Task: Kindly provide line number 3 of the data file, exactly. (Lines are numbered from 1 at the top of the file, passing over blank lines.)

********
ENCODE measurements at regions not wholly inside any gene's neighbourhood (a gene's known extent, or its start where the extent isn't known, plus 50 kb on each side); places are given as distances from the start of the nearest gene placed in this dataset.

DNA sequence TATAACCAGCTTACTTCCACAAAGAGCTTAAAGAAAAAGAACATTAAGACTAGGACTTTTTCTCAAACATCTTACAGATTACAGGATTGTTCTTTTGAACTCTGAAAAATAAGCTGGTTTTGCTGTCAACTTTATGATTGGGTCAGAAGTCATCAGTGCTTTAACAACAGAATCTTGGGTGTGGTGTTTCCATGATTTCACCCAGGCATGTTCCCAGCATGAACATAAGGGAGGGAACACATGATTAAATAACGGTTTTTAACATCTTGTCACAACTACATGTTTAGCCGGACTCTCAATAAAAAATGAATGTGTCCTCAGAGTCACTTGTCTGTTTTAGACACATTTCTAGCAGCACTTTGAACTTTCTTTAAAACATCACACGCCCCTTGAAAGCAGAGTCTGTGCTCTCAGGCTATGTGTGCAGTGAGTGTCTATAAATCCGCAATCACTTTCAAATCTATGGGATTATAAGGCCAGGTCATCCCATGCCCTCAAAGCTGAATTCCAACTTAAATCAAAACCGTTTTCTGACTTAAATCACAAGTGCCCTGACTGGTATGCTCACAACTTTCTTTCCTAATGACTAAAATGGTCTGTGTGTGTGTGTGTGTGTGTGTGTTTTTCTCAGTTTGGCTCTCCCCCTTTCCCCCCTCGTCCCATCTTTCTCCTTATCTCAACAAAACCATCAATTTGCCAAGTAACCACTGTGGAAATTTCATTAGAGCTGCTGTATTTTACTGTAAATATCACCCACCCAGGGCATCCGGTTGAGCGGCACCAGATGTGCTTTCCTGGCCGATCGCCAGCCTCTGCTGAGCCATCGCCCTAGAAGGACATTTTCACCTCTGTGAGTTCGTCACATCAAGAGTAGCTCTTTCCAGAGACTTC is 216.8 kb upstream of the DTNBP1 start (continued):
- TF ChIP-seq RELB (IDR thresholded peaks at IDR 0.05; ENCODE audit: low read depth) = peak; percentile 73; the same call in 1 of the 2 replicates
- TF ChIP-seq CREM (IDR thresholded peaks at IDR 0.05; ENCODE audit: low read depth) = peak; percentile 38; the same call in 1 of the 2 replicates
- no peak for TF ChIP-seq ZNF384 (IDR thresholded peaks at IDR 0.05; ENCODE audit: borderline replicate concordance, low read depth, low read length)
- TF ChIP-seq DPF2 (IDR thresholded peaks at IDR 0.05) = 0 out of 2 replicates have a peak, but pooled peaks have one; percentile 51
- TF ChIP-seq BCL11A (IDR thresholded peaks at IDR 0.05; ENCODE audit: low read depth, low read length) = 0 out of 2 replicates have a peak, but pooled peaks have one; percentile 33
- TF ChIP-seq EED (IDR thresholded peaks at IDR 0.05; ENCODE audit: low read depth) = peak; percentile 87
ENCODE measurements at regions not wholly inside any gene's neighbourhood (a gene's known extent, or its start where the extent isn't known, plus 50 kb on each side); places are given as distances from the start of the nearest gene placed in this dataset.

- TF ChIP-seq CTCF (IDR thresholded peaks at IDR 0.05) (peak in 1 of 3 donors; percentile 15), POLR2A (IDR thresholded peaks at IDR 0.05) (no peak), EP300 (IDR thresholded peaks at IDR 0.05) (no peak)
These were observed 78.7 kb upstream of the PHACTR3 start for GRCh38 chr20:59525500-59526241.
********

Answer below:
- TF ChIP-seq RELB (IDR thresholded peaks at IDR 0.05; ENCODE audit: low read depth) = peak; percentile 73; the same call in 1 of the 2 replicates